- Short Films
At TEDIndia, Pranav Mistry demos several tools that help the physical world interact with the world of data — including a deep look at his SixthSense device and a new, paradigm-shifting paper “laptop”.
Basically it’s bringing computing to the physical world, the computer (cellphone) hanging around your neck can use anything in front of it as input and output devices – a piece of paper for example.
Brave New World is a show about our future and the technological advances that await us. Except Stephen Hawking of course, many more science celebrities are featured in this show, such as Richard Dawkins and Jim Al-Khalili.
Only the first two episodes are available for now.
Prof. Michele Mosca, deputy director of the Institute for Quantum Computing, delivers an introduction to quantum information processing during the 2011 Undergraduate School on Quantum Information Processing (USEQIP).
Historian George Dyson tells stories from the birth of the modern computer — from its 16th-century origins to the hilarious notebooks of some early computer engineers, containing the first geek jokes I guess.
It’s always fascinating to see those huge old computers the size of my living room.
There is also a mention of Nils All Barricelli, a Norwegian-Italian mathematician, who used the computers to run experiments in symbiogenesis and evolution, who also percieved the code as the living organism capable of evolving.
When the AI field was founded over 50 years ago, it was squarely focused on the grand dream of creating software displaying general intelligence at the human level or beyond. Since that time the field has drifted in a direction Ray Kurzweil has called “Narrow AI”: the creation of intelligent software applications carrying out highly particular functions.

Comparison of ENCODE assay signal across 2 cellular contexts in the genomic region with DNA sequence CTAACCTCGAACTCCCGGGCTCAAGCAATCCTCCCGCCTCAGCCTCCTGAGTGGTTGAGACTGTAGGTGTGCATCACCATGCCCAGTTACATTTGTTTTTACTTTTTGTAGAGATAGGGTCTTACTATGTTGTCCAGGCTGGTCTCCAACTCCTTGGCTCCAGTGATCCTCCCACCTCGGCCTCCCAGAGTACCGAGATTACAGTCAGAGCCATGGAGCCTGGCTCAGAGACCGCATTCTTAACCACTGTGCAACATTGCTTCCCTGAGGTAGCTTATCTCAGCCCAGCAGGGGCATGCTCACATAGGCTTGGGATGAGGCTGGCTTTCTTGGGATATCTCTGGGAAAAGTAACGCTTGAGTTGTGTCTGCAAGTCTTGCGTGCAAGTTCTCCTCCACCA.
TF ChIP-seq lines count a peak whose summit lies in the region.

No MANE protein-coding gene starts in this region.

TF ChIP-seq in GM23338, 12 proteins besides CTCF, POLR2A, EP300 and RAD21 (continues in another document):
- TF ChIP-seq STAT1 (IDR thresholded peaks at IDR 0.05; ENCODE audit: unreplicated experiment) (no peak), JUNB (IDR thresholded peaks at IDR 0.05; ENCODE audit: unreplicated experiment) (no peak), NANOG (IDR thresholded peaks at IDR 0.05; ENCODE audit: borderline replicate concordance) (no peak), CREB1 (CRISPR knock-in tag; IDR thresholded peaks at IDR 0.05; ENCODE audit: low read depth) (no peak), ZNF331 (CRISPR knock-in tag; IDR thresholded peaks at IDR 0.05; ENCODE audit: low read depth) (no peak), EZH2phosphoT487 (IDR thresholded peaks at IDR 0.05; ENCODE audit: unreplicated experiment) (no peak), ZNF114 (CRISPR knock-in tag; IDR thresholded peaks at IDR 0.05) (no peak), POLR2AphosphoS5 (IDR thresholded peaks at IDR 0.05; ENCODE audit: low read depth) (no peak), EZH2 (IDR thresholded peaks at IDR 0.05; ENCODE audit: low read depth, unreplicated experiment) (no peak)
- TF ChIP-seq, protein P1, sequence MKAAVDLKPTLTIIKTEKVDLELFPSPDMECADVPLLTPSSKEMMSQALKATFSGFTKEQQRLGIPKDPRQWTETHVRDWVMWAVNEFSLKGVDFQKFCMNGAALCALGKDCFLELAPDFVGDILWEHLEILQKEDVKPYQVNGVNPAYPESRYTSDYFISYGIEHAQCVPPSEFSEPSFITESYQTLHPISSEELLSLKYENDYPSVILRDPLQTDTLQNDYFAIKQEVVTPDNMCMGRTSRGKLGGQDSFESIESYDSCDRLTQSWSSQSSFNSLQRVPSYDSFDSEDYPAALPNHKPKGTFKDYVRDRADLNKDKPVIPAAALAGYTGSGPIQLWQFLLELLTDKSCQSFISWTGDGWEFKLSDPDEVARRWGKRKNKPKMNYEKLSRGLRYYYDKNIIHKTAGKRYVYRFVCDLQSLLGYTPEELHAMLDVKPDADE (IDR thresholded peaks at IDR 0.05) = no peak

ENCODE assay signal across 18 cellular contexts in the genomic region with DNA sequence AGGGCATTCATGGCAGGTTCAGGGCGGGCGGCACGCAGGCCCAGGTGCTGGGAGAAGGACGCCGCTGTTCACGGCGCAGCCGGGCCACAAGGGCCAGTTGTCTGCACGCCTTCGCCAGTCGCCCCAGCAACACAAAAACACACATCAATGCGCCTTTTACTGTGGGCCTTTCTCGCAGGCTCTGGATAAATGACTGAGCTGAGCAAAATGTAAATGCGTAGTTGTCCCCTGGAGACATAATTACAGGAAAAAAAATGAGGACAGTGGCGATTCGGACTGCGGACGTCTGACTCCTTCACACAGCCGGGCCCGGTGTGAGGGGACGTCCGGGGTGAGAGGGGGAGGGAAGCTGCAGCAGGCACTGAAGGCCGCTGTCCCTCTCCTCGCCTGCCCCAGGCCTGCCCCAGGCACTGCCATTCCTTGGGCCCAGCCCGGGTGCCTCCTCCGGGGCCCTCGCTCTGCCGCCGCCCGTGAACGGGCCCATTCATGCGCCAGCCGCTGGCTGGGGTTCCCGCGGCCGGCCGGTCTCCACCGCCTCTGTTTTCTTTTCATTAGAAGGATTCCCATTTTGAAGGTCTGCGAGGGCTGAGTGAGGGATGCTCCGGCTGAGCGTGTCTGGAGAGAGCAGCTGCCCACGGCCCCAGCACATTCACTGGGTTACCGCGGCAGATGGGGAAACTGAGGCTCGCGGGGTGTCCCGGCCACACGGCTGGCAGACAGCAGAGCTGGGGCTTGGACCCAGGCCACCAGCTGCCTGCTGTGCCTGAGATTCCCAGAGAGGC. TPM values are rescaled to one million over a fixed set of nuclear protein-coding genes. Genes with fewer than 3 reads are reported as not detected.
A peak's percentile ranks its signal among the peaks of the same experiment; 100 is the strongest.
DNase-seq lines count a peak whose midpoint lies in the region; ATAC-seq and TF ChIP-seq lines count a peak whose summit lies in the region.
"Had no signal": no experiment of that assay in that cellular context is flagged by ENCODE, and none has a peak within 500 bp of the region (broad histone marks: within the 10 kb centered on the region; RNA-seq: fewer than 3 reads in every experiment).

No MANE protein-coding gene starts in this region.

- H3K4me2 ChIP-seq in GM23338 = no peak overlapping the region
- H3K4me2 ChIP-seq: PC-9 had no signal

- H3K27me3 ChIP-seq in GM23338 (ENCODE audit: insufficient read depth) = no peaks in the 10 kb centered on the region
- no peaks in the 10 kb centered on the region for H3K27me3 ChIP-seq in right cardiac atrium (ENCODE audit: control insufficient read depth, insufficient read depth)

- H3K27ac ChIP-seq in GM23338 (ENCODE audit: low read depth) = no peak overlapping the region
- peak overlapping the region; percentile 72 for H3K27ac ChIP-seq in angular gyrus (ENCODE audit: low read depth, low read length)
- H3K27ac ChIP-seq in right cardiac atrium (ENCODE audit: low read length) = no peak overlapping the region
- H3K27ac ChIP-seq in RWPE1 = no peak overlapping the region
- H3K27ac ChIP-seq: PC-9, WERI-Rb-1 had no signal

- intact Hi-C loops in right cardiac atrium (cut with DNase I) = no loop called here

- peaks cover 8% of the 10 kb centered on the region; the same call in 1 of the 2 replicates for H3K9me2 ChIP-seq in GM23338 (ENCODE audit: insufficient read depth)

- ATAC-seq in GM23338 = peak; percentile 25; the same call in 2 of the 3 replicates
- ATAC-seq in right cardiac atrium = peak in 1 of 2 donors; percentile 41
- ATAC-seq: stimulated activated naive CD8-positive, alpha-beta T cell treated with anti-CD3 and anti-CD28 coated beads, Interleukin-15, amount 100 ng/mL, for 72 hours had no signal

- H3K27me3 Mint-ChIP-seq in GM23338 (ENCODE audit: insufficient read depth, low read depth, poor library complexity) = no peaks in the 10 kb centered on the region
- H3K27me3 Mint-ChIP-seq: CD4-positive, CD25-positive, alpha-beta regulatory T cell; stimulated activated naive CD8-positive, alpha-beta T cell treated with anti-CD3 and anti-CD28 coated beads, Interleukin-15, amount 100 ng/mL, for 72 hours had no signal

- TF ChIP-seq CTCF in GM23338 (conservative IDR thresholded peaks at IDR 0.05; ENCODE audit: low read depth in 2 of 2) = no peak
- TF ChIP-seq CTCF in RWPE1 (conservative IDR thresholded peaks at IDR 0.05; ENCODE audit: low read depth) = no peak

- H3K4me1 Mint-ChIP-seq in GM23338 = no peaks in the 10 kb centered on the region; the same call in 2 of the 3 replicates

Dr. Ben Goertzel gives an interesting talk about the development of AGI – Artificial General Intelligence, the original ideas about what an AI is, in particular describing the Novamente AI engine.
Dr Ben Goertzel is the author of The Hidden Pattern: A Patternist Philosophy of Mind and Artificial General Intelligence (Cognitive Technologies).
Of all the forces that will impact business in the future, several mega-trends stand out: disruptions in technology, demographics and emerging markets.
This is a Big Think panel made up of Michael Schrage, MIT Sloan School of Management research fellow, theoretical physicist Dr. Michio Kaku, Peter Diamandis, Founder and Chairman of the X-Prize Foundation, and Isabel Aguilera, former CEO of Google’s Spain & Portugal operations.
Amazing CGI visualization of molecular biology’s central dogma. It shows animations of DNA coiling, replication, transcription and translation.
It was created by Drew Berry of the Walter and Eliza Hall Institute of Medical Research.
Stanford physicist Ingmar Riedel-Kruse has begun developing “biotic games” involving paramecia and other living organisms. He hopes the games lead to advances in education and crowd-sourcing of laboratory research while helping to raise the level of public discourse on bio-related issues.
Larry Smarr discusses the state of the art in supercomputing, with a focus on how current computation compares to the human brain and when supercomputers will surpass human processing power. Current supercomputers are estimated to match the human visual cortex and will reach human brain’s computational ability within the next twenty years.
Code Rush, produced in 2000 and broadcast on PBS, is an inside look at living and working in Silicon Valley at the height of the dot-com era. The film follows a group of Netscape engineers as they pursue at that time a revolutionary venture to save their company – giving away the software recipe for Netscape’s browser in exchange for integrating improvements created by outside software developers.